This includes the Automated Utility Service Mark-out Solution (AUSMOS) and VEST.

AUSMOS: The Automated Utility Service Mark-out Solution (AUSMOS) shown is a semi-autonomous robotic platform that detects and marks-out below-ground infrastructure utilizing a sensor suite comprised of ground penetrating radar and electromagnetic sensors. This robotic platform automates underground mapping enabling denser GPR data collection and more powerful post-processing techniques that results in easier to interpret data, reducing the risk for accidental damage to buried assets.

VEST: Vacuum Excavation (Vac Ex) has been in the industry for a while now, however to improve on this successful process, ULC and SGN developed a vacuum excavation tool-head that uses supersonic air nozzles to agitate and break up the soil. This provides a faster and more efficient removal of soil around high-pressure assets. This new innovation also removes the requirements for an operative to be in the excavation, providing safety benefits and an improvement in the speed of the excavation process.

Our diverse team of engineers, sensor scientists, and technicians provide end-to-end solutions for real-world applications across a variety of environments. For over 20 years, ULC Technologies, LLC has been at the forefront of the industry by partnering with the energy, utility renewables, and industrial markets to develop ground-breaking technologies and solutions that transform operations, reduce environmental impact and minimize public disruption.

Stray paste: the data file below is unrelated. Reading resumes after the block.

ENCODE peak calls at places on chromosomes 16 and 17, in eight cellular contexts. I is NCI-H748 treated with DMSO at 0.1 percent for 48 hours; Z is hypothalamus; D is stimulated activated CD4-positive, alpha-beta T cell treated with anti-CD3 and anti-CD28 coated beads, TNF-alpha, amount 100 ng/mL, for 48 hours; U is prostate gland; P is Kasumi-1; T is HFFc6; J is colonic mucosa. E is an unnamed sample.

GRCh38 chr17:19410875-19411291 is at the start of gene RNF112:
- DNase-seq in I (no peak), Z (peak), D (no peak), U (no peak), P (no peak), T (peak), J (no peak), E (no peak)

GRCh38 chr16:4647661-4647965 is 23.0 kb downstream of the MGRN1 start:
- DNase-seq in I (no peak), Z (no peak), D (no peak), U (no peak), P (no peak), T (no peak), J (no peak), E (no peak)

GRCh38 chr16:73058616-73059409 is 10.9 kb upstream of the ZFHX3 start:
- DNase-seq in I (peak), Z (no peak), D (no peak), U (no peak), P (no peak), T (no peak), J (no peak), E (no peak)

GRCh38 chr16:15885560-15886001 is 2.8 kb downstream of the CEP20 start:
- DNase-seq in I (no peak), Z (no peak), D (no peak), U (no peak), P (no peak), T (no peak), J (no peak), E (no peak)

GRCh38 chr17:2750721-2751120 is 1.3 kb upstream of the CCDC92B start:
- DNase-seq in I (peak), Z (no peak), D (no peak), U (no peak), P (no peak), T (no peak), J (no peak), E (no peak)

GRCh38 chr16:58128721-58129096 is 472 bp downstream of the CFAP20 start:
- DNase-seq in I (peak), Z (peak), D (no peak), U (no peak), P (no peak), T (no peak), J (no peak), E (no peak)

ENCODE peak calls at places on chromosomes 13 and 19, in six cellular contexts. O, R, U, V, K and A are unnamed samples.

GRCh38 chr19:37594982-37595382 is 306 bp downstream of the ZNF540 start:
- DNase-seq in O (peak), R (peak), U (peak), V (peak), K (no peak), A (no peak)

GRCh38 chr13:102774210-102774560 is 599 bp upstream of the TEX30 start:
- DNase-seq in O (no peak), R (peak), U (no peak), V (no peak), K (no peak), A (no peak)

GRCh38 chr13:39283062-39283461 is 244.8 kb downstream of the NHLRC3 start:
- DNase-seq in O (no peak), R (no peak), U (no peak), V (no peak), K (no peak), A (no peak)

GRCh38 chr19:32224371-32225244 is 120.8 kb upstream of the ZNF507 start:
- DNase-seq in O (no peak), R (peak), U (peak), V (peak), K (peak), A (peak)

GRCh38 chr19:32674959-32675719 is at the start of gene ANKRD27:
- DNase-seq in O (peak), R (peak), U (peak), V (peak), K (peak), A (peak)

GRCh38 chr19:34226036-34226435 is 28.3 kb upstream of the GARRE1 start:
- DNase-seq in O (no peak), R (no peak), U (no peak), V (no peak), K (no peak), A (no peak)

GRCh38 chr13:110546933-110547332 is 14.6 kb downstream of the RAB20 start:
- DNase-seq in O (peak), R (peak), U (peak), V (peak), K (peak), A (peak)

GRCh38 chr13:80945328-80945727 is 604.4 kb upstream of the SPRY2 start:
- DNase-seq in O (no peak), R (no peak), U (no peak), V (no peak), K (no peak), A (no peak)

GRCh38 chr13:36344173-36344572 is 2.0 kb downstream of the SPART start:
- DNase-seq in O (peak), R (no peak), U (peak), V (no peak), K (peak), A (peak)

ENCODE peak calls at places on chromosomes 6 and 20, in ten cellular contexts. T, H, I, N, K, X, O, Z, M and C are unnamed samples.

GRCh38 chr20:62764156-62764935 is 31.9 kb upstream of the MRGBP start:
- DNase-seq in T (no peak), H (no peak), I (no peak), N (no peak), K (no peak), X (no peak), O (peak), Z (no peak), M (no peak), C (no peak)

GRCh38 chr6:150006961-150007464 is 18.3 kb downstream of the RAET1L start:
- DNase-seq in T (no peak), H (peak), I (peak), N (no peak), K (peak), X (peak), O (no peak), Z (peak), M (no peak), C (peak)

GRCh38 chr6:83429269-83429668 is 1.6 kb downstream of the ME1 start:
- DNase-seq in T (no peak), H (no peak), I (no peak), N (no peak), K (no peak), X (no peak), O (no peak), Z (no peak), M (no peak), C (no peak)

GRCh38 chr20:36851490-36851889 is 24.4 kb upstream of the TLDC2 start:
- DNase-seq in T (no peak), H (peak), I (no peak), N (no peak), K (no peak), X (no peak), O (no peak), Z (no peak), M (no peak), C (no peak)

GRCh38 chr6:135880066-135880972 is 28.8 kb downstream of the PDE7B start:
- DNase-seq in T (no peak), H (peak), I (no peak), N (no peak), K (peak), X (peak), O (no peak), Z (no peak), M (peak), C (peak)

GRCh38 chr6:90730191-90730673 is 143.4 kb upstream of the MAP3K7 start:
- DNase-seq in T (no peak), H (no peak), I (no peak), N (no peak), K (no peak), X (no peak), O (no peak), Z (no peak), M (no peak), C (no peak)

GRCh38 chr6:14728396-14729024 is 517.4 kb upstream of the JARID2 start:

Our team has experience building responsible innovations including solutions for pipeline robotics, infrastructure automation, detection & locating, advanced utility solutions, and sensor development to collect data and improve daily operations.

Do you have a need for an innovative solution to support your company’s operations? Get in contact with our R&D team today.


Related Posts

On a warm sunny June afternoon, the near silence in this solar-powered cabin is broken...
Many leading utilities across the industry are investing in the decarbonization of their gas network...
Over the last 20 years, ULC Technologies has transformed into a leading robotic developer for...